The Indigenous Navigator has a variety of responsibilities, and include: coordinating client/family spiritual care requests or access to sacred spaces within the hospital to support Indigenous beliefs and practices; support patients in communicating with physicians, nurses and other frontline staff; coordinate, as required, client referrals to and from interagency, Indigenous communities, Indigenous organizations and other health care programs and services; help navigate the Non-Insured Health Benefits (NIHB) program; and, most importantly, be someone who Indigenous patients can relate to, trust, feel safe with and know that someone is listening.

The Navigator’s goal is to assist patients through the healthcare system in a culturally safe and relevant manner, and also act as a resource to staff to help foster a safe and inclusive space.

Registered Practical Nurse

Kate Heffernan, Registered Practical Nurse (RPN)
Image: Kate Heffernan, Registered Practical Nurse (RPN). Please note, Kate’s photo was taken after masking guidelines changed.

Within the ED, Registered Practical Nurses (RPN) have a unique role and experience. They work with mental health and medical patients, often with those population groups overlapping. The medical population ranges from Medical Acute Care of the Elderly (MACE) to Trauma patients. 

RPNs in the ED are unique – from initial assessments to medication administration to nursing skills, RPNs are able to do support patients in a number of ways. RPNs liaise with patients from those requiring social supports for a safe discharge to more complex patients that require hospital admission. They work collaboratively on a large, interdisciplinary team within the ED that includes physicians, residents, nurses, technicians, PSWs, clerks, social workers, addiction counsellors, Indigenous liaisons, and community partners.

The outcome is for patient safety and optimized recovery whether it be as an admitted patient or discharged home. RPNs work with a patient centered focus. They optimize recovery, ensure patient safety, and continuously engage with ongoing patient education that enables choices for patients within the department and at home. 

Medical Lab Assistant

Medical Lab Assistant
Image: Mona El Wanni, Medical Lab Assistant

The Medical Lab Assistant in the Emergency Department (ED) supports both University and Victoria hospitals and plays a crucial role in providing timely and accurate diagnostic support to care teams. Their responsibilities help facilitate efficient patient care and diagnostics in the fast-paced environment of the ED. Medical Lab Assistants in the ED have excellent communication skills, attention to detail, adaptability and the ability to work efficiently under pressure. Their contributions are integral in delivering swift and accurate diagnostic information that supports effective patient care in critical situations.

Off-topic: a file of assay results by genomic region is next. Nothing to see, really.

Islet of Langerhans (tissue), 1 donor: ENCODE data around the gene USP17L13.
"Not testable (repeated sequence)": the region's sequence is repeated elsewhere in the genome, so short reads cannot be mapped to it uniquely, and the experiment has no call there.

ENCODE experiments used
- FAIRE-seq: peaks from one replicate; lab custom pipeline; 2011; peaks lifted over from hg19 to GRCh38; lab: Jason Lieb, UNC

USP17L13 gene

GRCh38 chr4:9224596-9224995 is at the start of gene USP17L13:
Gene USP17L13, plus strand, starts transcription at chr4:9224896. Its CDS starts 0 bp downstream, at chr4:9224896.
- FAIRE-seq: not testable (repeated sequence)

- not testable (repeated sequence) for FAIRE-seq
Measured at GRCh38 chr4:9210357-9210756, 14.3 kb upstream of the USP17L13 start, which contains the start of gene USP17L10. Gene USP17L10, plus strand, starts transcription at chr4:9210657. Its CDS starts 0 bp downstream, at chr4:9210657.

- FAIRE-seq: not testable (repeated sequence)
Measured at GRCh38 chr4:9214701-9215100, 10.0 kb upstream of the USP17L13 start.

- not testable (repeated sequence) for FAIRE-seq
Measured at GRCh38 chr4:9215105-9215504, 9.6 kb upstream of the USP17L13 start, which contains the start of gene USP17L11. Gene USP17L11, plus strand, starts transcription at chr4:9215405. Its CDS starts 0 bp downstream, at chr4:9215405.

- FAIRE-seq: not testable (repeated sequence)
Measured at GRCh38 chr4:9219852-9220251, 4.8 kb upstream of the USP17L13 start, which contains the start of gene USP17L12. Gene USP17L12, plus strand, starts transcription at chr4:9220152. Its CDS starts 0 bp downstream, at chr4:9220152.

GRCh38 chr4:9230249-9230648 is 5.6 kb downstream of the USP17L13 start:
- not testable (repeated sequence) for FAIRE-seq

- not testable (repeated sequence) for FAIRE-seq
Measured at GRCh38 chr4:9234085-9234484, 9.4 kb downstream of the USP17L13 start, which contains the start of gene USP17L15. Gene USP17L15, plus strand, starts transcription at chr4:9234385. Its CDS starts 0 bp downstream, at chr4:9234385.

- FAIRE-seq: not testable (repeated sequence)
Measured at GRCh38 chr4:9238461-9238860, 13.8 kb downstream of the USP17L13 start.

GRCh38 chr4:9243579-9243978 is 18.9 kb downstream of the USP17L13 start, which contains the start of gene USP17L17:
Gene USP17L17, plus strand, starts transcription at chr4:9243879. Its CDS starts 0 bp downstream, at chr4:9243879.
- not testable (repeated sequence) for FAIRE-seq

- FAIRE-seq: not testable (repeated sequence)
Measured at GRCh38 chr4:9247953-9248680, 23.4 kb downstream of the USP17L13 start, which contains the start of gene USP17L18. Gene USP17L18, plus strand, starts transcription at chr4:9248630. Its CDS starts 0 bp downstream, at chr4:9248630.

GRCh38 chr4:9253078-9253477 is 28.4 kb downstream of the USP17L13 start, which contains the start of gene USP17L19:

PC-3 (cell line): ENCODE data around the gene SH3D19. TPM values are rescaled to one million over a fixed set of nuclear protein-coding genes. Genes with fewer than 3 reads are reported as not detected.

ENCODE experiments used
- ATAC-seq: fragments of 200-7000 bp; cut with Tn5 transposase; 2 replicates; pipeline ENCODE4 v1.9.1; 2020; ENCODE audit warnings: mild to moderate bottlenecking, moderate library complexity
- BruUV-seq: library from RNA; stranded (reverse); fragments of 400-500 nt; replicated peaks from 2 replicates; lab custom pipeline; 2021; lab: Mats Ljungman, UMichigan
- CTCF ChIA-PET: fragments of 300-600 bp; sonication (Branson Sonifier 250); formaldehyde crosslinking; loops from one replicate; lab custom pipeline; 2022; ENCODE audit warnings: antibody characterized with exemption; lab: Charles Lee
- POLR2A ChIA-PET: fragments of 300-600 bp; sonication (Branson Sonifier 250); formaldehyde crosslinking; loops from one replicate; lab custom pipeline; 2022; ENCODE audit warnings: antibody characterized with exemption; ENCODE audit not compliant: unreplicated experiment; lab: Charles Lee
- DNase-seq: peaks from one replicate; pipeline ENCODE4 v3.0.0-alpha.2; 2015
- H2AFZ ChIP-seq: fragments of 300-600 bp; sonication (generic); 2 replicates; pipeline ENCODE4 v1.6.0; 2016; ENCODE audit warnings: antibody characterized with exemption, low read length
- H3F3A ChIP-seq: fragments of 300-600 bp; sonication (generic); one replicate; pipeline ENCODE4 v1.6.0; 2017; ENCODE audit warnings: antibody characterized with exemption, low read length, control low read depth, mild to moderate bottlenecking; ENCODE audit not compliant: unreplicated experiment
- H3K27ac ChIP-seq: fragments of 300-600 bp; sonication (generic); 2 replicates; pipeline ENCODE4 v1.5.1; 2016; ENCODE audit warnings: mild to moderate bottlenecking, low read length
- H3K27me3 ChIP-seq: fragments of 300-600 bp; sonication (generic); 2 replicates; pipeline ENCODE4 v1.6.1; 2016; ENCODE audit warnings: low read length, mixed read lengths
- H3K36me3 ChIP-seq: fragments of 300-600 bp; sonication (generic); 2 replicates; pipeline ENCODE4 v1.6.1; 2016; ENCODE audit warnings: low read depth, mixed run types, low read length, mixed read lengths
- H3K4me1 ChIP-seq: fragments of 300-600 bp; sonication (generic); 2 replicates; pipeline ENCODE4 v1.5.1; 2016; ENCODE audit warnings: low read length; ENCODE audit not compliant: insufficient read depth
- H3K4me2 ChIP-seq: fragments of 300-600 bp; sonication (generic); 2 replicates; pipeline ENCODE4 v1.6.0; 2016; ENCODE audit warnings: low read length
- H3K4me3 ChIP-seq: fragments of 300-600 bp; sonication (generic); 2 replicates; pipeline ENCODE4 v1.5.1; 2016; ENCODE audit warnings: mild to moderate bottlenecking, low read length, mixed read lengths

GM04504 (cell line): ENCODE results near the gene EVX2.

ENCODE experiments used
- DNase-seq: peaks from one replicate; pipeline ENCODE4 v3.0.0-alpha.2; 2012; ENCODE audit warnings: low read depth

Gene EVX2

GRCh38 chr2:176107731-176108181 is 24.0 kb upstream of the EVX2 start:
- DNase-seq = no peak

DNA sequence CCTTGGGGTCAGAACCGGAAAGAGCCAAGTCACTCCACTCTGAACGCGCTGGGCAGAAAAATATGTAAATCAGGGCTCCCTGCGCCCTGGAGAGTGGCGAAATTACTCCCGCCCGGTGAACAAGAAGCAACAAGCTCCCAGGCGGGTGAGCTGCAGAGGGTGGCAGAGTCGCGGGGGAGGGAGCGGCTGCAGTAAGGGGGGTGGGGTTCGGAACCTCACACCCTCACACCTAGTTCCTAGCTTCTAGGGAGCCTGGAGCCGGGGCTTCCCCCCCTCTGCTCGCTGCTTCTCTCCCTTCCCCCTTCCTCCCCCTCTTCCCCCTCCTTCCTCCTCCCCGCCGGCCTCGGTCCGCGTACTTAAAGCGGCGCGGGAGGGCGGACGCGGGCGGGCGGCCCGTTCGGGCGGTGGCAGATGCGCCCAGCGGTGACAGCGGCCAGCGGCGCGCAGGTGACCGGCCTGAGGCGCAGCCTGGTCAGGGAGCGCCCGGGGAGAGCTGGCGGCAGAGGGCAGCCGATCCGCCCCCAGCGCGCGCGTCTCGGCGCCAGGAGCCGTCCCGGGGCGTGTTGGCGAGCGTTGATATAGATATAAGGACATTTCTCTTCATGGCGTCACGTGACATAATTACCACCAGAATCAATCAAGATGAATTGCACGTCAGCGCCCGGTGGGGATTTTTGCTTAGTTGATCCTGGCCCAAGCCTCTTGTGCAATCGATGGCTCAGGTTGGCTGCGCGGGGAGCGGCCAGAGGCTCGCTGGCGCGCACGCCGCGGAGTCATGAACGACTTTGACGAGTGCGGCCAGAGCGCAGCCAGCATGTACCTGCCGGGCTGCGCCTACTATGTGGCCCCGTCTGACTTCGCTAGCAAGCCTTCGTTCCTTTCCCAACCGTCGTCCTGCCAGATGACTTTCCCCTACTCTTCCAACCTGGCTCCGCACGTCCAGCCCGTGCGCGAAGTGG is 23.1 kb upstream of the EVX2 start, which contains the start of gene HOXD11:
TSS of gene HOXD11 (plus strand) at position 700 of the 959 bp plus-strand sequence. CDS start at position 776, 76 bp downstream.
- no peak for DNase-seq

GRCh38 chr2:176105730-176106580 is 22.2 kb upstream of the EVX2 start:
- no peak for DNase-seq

Key duties of a Medical Lab Assistant in the ED include:

  • Collecting specimens, such as blood, from patients for diagnostic testing. 
  • Collaborating with healthcare professionals, nurses, and physicians daily to support patient care.
  • Strictly following safety protocols and infection control measures to ensure a safe working environment for both patients and staff.
  • Monitoring and managing supplies, reagents, and equipment to ensure an adequate stock for continuous operations.
  • Keeping up-to-date with advancements in laboratory technology, techniques, and protocols through continuous education and training opportunities.

Centralized Emergency Psychiatric Services (CEPS) (Victoria Hospital)

The Centralized Emergency Psychiatric Services (CEPS) provides emergency assessment and treatment for adults who present at the Victoria Hospital (VH) Emergency Department (ED) with mental health and substance use issues. 

The CEPS service consists of registered nurses, social workers, an addiction counselor, psychiatry consults and psychiatry residents and provides psychiatric consultation and care for those awaiting an inpatient bed. The CEPS team works collaboratively with other ED staff and physicians to achieve patient-centred care.

There is a nurse screener role that is available 24/7 in the VH ED and a primary nursing role available for admitted patients. An addictions counselor is available Monday – Friday, and a social worker is in the ED seven days a week.